The 2012 indie comedy Safety Not Guaranteed takes a famous ad from someone looking for a companion on a time-travel expedition – claiming he’s “only” done it once before – and builds it into a cute, clever story about quirky characters in search of something more than what they’ve gotten out of life, all for different yet interconnected reasons. At about 80 minutes of actual content, it’s briskly paced with smart and witty dialogue, and sets up so well that the ultimate question of whether the time travelers actually travel in time becomes irrelevant. Call it a movie rule: If the story is crafted properly, and the characters are well developed, then the film’s ending doesn’t matter.
(UPDATE: It’s the iTunes $0.99 Movie of the Week as an HD rental. So you really have no excuse.)
Safety stars Aubrey Plaza, better known as April Ludgate on Parks and Recreation, as Darius, a recent college graduate in an unglamorous, unpaid internship for an alternative weekly paper in Seattle. Bored with basically everything life has thrown her and in a persistent depression since her mom died eight years earlier, Darius volunteers to go with the cocky staff writer Jeff to investigate the man behind the time-travel ad (which, in reality, appeared in Backwoods Home magazine in 1997 as a joke by a staff member), with Jeff figuring he’ll get a portrait of a harmless crazy person … except that Jeff really just wants to go hook up with an old girlfriend, with Darius and fellow intern Arnau, the film’s one stock character, doing all of the work.
The man who placed the ad, Kenneth, played by Mark Duplass, turns out to be completely earnest about the endeavor, definitely harmless, mostly a goofball, but also quite real – at home with his weirdness, with one exception I won’t spoil, totally focussed on this time-travel project so he can go back and prevent one thing from happening. He’s living in the present so that he can relive the past, with an intensity that resonates with the aimless Darius, who poses as a potential partner for Kenneth, going through “training” with him while Jeff hooks up with his ex and Arnau … does nothing all day, apparently, because they never finished writing his character.
Duplass’ character should be the centerpiece as the amiable dork whose passion for his project just sucks you into the story, but Plaza owns every scene she’s in, especially the ones she shares with Duplass, where she plays a character within a character, trying to manipulate Kenneth just to the point where he’ll accept her as a potential partner, but never with the contempt Jeff shows in his own abortive attempts to get the gig. Plaza’s character on Parks has morphed from the satiricial I-hate-everything girl to a more nuanced, more conflicted I-hate-that-I-like-things woman (and wife!) who appears to be hiding her inner Darius – a woman looking to just enjoy the present instead of feeling like the time is out of joint. April pretends she’s not sweet; Darius is sweet (but not saccharine) and wants someone, the right someone, to notice it. Kenneth is a little slow on the uptake there, since he is pretty locked in to the whole time-travel thing, but their relationship feels far more organic for how slowly it develops.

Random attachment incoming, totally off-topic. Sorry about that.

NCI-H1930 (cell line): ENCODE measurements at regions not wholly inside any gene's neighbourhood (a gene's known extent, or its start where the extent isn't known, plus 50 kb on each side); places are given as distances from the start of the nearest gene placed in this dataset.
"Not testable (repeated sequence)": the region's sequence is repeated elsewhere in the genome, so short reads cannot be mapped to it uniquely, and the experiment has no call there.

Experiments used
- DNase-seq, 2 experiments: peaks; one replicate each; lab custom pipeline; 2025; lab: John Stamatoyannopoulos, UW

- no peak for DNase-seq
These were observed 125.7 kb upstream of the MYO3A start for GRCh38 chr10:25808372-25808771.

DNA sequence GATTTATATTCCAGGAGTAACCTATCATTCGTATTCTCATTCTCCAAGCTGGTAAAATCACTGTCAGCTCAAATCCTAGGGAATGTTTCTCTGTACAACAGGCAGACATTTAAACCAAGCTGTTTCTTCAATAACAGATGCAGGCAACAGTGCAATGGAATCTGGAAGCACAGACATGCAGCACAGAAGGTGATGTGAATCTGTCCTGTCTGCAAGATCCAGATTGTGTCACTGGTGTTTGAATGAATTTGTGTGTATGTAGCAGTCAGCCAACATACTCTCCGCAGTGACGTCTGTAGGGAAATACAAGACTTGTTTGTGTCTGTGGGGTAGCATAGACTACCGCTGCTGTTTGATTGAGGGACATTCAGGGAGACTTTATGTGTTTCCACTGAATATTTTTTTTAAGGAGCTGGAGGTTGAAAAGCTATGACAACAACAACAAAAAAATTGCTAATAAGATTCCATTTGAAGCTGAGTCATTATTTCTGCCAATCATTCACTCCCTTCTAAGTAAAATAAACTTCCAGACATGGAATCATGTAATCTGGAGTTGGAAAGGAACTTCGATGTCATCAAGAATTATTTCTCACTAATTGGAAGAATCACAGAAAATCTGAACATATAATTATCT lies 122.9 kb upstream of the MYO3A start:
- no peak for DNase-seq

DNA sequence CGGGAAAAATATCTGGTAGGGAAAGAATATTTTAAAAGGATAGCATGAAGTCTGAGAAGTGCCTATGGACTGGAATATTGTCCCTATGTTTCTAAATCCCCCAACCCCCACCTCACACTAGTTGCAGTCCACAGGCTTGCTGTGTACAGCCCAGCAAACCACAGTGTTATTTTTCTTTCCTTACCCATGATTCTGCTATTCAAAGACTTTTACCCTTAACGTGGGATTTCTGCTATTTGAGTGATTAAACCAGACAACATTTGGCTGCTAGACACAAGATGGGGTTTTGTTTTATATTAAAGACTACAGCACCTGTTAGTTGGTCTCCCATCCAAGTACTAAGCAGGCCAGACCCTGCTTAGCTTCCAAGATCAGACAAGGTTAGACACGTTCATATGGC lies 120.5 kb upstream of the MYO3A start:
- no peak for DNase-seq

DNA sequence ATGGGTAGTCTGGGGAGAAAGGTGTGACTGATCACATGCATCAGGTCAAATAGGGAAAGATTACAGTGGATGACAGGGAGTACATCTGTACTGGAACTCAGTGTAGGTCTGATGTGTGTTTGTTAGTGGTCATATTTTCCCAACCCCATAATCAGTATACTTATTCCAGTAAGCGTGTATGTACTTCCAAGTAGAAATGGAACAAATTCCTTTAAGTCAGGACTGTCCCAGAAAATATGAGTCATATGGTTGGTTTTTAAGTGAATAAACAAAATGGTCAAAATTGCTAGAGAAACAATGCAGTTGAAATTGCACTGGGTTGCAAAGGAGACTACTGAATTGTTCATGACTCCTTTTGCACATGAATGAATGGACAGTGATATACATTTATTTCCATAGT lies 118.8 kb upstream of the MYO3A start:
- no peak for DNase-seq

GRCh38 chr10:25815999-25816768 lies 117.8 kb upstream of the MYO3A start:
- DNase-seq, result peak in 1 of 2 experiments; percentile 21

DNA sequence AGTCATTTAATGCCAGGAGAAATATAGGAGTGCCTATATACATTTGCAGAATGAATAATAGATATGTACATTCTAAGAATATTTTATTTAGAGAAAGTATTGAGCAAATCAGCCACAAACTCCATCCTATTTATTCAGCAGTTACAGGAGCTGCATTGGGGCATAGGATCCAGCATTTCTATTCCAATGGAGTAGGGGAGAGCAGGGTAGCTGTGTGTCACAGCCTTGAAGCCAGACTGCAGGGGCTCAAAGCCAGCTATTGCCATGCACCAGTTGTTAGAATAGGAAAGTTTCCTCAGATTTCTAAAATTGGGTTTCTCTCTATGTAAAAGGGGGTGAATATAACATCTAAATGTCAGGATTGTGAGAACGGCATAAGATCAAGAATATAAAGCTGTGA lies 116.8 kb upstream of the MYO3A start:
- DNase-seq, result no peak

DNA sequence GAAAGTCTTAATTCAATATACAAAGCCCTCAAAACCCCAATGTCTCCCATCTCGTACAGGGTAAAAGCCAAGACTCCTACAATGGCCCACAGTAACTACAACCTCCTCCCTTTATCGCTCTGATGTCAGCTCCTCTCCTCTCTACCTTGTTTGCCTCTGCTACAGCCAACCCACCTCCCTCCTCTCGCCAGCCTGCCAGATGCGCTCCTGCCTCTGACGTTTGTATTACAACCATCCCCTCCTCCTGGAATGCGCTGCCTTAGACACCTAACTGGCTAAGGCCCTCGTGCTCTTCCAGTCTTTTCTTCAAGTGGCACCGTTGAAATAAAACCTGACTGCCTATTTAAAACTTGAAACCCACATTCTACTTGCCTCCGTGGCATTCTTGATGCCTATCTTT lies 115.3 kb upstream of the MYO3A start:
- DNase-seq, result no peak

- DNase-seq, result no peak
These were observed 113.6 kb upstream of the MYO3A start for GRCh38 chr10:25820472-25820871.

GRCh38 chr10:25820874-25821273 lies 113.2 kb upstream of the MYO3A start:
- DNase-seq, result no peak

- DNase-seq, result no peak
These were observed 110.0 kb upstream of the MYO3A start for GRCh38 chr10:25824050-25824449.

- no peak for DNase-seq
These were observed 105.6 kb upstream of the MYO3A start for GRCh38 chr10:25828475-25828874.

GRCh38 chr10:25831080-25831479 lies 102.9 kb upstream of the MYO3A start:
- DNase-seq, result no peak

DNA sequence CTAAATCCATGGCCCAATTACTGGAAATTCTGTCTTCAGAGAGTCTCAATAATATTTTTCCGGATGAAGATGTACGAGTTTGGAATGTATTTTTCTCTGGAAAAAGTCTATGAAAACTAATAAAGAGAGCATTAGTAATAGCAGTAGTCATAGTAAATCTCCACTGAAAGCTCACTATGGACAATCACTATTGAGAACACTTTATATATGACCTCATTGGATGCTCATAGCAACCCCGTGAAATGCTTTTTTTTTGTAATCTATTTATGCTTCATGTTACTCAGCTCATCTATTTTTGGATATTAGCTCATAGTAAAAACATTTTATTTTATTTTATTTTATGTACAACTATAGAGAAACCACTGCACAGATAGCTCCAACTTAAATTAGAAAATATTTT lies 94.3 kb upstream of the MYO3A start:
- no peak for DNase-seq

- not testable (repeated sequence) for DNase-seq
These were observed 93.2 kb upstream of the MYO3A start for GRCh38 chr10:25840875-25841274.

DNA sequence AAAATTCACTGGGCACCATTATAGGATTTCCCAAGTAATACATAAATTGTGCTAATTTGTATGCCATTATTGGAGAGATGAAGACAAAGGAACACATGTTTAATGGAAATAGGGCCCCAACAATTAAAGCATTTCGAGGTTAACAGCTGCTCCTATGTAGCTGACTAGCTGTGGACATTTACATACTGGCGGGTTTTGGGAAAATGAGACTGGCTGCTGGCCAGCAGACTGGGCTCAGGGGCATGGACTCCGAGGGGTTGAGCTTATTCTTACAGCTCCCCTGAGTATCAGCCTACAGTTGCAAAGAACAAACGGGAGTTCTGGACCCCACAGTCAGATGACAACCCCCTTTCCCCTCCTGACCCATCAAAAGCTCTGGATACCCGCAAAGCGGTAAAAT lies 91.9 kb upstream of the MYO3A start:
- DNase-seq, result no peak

Duplass delivers a strong showing as Kenneth, playing the goofball as a serious goofball, not a wacko or a mentally ill or unstable person, just someone who’s looking backwards because what he sees forwards doesn’t give him much hope. Jake Johnson is appropriately annoying as the man-child Jeff, himself still unable to let go of a failed, long-dead relationship, yet aware enough of it that he can counsel Darius and especially Arnau to enjoy their early-20s primes. Both men are having midlife crises that don’t involve buying Porsches (which they can’t afford) or leaving wives (which they don’t have), instead doing, well, other somewhat stupid things, or doing smart things and screwing them up because they haven’t grown up enough yet. Arnau’s subplot is the one thread that comes through as an afterthought, and his best part in the film is his reaction in the final scene.
The conclusion is ambiguous, because Derek Connolly’s script handles the the Kenneth and Darius storyline so well that it doesn’t actually matter whether they get to travel back in time. Connolly even manages to sidestep the myriad reasons why time travel is impossible, simply having Kenneth treat it as real and moving forward from there, with its feasibility tangential to the main plot. He also granted Darius most of the film’s great lines, largely in response to Kenneth’s sincere nuttiness, with their dialogues, unusually thoughtful and long for a contemporary film, making up most of Safety Not Guaranteed‘s best moments. The movie only showed on a few hundred screens last year – I’m not even sure where it played near me, or exactly when – and made just over $4 million at the box office, which is a shame given how sweet and funny it is, without ever talking down to us (except with Arnau, a little). Perhaps it’s Aubrey Plaza’s curse to star in great vehicles that mainstream audiences just don’t watch.